Having said that, if you're Spider-Man fan and are familiar with all of the other Spider-Man movies (the non-MCU ones), the movie is so much richer. It was really a lot of fun. A lot. So, then, is it the best Spider-Man movie ever? I'm still going to go with Spider-Man. That's still one of the best origin stories for a super hero ever done, and it has a certain quality to it that I don't know can be replicated. Maybe one day. I mean, the Captain America movies did get better as they went despite having one of the other top origin stories ever. And maybe I'll change my mind. I haven't seen the original Raimi Spider-Man in ages; maybe I should go back and watch that again and see what I think of it now. But, for the moment, I'm going to say that No Way Home is... you got it, amazing but not the best. It is right up there, though.

Friday, December 17, 2021

Doctor Strange (a movie review post)

 MCU #14

As a point of interest, it was Doctor Strange that inspired this whole MCU re-watch thing. After Shang-chi came out, I decided it would probably be a good idea to refresh Strange in my memory since he seems to be central to what is coming up in the next phase of the MCU. Upon re-watching it, I realized how much, exactly, I'd forgotten, so it was that the decision was made to re-watch everything. I'm really glad, too, because they are so worth it, and I needed the memory freshener. (Which is nothing like one of those air fresheners for your car. Those are gross.)

Also, there's Spider-Man (the new one and which I should be watching when this post goes live), which is going to be a lot of Strange.

It's not that I haven't said this before, but Marvel's casting is uncanny (shut up! I know that's X-Men. It's my blog I can do what I want). Benedict Cumberbatch was the perfect choice for Strange. There's a moment (I don't remember which one) where there is this fairly close up view of Cumberbatch's face and, I swear, it was like they took a panel from the comic book and turned it into a living person. He really captures Strange in a way that I think no other actor could have. Not one that I've seen, at any rate.

I think I've come to like MCU Dr. Strange better than the comic book version. I mentioned this in my previous review (which I'm not linking), but Strange is played off too much as a super hero in the comic book. Oh, yes, but he is a super hero, I hear you saying. Sure, that's true. Sort of. But, in the comic, it was always that he had this limited selection of "moves" which made it feel like special mutant powers or something. There was rarely any actual sorcery. That is, pulling out the books and casting some big spell. Not much "magic," in other words.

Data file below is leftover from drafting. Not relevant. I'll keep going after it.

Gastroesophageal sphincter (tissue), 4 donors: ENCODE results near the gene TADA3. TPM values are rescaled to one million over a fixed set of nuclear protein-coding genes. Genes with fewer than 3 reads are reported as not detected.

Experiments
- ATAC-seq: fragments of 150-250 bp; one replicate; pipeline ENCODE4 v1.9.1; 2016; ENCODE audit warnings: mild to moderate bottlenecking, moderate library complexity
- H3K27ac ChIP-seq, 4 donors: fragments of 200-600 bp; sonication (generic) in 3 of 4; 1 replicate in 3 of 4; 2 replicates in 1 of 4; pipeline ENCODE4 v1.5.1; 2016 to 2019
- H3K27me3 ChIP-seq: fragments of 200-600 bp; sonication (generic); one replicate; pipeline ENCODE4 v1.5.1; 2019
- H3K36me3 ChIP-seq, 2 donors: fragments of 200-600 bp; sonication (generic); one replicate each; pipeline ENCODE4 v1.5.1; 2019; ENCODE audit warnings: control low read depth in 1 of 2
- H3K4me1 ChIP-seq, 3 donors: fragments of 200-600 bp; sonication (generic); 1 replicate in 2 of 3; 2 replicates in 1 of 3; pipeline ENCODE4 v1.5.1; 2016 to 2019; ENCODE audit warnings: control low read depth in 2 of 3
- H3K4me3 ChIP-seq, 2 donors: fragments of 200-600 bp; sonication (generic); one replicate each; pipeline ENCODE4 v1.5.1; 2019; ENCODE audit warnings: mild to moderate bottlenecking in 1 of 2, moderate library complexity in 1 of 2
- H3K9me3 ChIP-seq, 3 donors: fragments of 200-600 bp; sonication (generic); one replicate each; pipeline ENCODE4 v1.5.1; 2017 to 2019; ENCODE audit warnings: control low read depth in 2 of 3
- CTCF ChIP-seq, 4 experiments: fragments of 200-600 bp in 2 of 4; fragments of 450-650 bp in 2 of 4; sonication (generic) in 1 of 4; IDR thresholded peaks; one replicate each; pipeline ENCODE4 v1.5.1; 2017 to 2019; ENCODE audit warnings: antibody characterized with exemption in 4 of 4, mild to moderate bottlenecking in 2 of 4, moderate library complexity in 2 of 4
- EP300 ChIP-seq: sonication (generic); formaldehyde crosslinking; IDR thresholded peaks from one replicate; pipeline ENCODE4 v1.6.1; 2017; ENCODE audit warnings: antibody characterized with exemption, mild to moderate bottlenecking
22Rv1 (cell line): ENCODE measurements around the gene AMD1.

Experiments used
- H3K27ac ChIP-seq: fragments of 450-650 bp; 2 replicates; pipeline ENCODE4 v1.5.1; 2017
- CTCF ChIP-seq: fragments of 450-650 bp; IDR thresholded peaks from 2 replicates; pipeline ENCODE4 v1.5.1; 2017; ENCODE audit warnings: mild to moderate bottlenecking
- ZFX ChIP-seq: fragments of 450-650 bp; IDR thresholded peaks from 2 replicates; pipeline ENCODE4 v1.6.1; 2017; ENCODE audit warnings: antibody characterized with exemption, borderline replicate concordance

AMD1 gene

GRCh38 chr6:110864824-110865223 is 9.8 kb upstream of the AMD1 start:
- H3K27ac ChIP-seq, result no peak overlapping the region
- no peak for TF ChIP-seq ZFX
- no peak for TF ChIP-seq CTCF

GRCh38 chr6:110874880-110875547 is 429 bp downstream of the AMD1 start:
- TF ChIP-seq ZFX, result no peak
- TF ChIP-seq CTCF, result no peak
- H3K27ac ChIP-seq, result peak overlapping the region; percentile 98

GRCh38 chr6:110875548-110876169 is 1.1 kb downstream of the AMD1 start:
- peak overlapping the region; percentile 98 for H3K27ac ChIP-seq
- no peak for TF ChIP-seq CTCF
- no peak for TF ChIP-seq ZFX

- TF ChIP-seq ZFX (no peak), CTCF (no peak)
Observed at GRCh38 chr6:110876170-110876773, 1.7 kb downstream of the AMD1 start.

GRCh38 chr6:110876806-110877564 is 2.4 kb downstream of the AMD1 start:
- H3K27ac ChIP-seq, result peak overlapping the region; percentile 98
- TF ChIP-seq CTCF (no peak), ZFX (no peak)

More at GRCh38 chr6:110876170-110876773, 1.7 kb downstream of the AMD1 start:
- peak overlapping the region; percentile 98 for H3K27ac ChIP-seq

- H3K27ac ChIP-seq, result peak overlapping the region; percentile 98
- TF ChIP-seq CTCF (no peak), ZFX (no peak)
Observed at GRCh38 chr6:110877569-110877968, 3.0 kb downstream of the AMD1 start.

Which, you know, is fine. I get it. That kind of thing is much more difficult to do. What is magic, anyway?

I feel like Marvel dealt with that more upfront in the MCU. The Ancient One, basically, explains the MCU concept of magic to Strange right at the beginning. I should probably pull that quote but, hey, I'm about to leave for Spider-Man and trying to wrap this up. Magic has been addresses again in WandaVision and in Eternals. It's more of the science you don't yet understand kind of thing. And I like that. Plus there are lots and lots of books, and we've even seem them in use. To some extent, at least.

They also did a good job with their use of the Astral Plane. The fight in the hospital was really excellent in the way it disrupted the physical world.

And I would be lying if I said that the Cloak of Levitation isn't one of my favorite characters.

The character arc of Mordo is extremely well done. Somewhat parallel to Kaecilius in that it is a perceived deception on the part of The Ancient One that causes their breaks, but each stems from a separate place. Kaecilius, one of envy: I want that, too; Mordo, one of... injustice? I don't know the word I want to use. Mordo responds from a misplaced feeling of injustice, and his journey is and will be more interesting than Kaecilius. Chiwetel Ejiofor is a great actor and able to pull it off more than believably. Not that we haven't seen him do this kind of character before (in Serenity, in case you've forgotten).

So, yeah, I think I've come to like appreciate Dr. Strange more in the years since its release. Not that I didn't like it when it came out; I did. But I like it more now. Which takes us to the rankings...

Let's get ranked!

1. Captain America: Civil War
2. The Avengers
3. Captain America: The First Avenger
4. Captain America: The Winter Soldier
5. Iron Man
6. Doctor Strange
7. Ant-Man
8. Thor: The Dark World
9. Thor
10. Guardians of the Galaxy
11. Avengers: Age of Ultron
12. Iron Man 3
13. Iron Man 2
14. Incredible Hulk (Sorry, Norton, not even the Eye of Agamotto can save you from your place at the bottom. Maybe don't suck so much.)

Monday, December 13, 2021

Captain America: Civil War (a movie review post)


MCU #13

Civil War may be the best of the MCU movies. Philosophically, it certainly deals with the toughest questions. What do you do when personal freedom clashes with societal security? How important is loyalty in relation to your ideals? What is the cost of friendship?
It's a tough movie.

The one drawback to Civil War is that you can't really come into this one as your first MCU movie. They do a decent job of filling in enough gaps for the audience to understand what's going on but, minimally, you need to have seen Winter Soldier and Age of Ultron to really understand the context of what's happening. Of course, if you have seen the earlier material, it makes this movie all the richer, but I can see it being a barrier for someone coming in.

There's so much in this movie, in fact, that it can't be covered in a simple review. So much so that in my original review (which I am not going to link for this very reason), I glossed over the plot and focused on the acting introductions in the film. I'm not going to apologize. The acting in this one is stellar, and the newcomers deserved some notice. This time, I'm going to focus only on the central question: Should we abandon personal freedom in favor of safety and security?